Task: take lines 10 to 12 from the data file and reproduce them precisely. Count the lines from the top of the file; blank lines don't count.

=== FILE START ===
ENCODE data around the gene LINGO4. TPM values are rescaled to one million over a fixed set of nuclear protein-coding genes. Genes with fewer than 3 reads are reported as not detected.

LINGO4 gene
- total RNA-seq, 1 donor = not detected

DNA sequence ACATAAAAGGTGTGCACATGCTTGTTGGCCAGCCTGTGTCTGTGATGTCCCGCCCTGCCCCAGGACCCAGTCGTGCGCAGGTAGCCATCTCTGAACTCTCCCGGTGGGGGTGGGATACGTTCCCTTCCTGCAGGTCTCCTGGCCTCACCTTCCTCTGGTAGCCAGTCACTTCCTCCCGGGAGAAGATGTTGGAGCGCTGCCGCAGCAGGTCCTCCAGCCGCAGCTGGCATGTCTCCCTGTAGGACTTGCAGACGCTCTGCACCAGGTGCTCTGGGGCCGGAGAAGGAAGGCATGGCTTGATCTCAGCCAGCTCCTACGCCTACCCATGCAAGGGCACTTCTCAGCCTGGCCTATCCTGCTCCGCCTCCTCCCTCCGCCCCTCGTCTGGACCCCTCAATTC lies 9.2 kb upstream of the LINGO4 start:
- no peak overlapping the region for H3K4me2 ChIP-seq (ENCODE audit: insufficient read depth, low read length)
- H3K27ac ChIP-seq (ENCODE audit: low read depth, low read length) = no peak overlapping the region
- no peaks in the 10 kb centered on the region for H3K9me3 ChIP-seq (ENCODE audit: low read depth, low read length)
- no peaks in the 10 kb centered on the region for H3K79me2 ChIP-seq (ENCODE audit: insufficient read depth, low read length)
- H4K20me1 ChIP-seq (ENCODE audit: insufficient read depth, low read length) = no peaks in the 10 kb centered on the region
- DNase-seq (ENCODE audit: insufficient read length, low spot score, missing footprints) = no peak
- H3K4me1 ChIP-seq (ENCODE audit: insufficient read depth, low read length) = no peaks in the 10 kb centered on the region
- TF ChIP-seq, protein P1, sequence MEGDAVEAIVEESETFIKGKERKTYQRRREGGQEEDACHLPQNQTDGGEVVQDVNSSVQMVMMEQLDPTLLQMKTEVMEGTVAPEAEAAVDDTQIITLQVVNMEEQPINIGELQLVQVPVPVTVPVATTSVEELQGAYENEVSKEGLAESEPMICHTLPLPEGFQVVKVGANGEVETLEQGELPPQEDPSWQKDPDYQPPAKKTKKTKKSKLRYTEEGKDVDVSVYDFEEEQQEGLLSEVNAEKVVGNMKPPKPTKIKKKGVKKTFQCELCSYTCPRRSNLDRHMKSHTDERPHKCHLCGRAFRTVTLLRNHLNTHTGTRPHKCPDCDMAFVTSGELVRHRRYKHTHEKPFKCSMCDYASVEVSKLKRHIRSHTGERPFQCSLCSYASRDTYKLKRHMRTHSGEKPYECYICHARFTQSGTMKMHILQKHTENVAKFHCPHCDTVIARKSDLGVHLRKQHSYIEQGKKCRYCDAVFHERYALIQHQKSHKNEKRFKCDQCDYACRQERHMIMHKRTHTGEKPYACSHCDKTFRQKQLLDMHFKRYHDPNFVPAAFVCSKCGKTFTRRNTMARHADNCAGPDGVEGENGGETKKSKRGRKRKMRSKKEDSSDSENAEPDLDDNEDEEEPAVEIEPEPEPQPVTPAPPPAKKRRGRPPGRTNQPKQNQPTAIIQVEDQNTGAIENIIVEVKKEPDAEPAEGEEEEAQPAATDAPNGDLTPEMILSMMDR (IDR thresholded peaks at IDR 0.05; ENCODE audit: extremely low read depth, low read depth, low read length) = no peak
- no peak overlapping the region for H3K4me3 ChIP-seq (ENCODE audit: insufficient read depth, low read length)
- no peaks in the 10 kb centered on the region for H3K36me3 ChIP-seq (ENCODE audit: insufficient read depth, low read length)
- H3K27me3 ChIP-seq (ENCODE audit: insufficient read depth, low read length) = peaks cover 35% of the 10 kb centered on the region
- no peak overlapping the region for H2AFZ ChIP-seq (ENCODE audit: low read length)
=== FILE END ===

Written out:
- DNase-seq (ENCODE audit: insufficient read length, low spot score, missing footprints) = no peak
- H3K4me1 ChIP-seq (ENCODE audit: insufficient read depth, low read length) = no peaks in the 10 kb centered on the region
- TF ChIP-seq, protein P1, sequence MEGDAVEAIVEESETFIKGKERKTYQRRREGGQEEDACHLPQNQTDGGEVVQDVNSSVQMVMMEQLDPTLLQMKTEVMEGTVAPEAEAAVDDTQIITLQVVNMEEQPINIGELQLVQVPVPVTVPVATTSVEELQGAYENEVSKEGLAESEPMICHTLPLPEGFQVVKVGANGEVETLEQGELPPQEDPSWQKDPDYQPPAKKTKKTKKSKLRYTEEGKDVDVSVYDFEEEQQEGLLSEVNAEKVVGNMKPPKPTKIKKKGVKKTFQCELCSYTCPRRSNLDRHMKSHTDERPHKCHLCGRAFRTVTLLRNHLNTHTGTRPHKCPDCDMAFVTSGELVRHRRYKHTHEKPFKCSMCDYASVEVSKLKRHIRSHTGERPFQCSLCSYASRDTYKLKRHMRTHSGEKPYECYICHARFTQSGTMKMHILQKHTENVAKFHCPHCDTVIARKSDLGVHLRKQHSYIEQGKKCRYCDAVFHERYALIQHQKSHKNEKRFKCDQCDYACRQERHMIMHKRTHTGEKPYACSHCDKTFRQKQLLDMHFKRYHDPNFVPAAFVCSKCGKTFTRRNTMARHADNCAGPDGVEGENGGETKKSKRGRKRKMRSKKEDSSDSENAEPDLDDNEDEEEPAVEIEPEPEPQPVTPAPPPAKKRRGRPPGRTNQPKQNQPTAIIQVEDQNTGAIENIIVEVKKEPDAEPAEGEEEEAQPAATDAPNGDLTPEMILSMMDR (IDR thresholded peaks at IDR 0.05; ENCODE audit: extremely low read depth, low read depth, low read length) = no peak